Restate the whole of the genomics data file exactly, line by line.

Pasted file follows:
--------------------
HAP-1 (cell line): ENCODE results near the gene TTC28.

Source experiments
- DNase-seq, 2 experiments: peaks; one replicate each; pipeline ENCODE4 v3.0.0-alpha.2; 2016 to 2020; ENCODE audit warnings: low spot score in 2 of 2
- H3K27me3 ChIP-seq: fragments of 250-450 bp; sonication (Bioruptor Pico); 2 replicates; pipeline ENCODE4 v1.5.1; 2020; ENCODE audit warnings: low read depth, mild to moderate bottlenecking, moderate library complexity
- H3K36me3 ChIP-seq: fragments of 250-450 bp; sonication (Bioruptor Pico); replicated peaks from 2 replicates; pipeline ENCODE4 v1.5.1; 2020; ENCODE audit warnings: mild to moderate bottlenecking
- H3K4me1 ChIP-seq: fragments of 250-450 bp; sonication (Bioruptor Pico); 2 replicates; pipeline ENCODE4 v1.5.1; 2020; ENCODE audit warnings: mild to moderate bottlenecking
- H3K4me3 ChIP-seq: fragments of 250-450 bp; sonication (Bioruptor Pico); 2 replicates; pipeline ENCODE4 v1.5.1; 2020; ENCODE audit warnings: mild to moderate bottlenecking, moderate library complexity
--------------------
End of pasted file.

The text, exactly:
HAP-1 (cell line): ENCODE results near the gene TTC28.

Source experiments
- DNase-seq, 2 experiments: peaks; one replicate each; pipeline ENCODE4 v3.0.0-alpha.2; 2016 to 2020; ENCODE audit warnings: low spot score in 2 of 2
- H3K27me3 ChIP-seq: fragments of 250-450 bp; sonication (Bioruptor Pico); 2 replicates; pipeline ENCODE4 v1.5.1; 2020; ENCODE audit warnings: low read depth, mild to moderate bottlenecking, moderate library complexity
- H3K36me3 ChIP-seq: fragments of 250-450 bp; sonication (Bioruptor Pico); replicated peaks from 2 replicates; pipeline ENCODE4 v1.5.1; 2020; ENCODE audit warnings: mild to moderate bottlenecking
- H3K4me1 ChIP-seq: fragments of 250-450 bp; sonication (Bioruptor Pico); 2 replicates; pipeline ENCODE4 v1.5.1; 2020; ENCODE audit warnings: mild to moderate bottlenecking
- H3K4me3 ChIP-seq: fragments of 250-450 bp; sonication (Bioruptor Pico); 2 replicates; pipeline ENCODE4 v1.5.1; 2020; ENCODE audit warnings: mild to moderate bottlenecking, moderate library complexity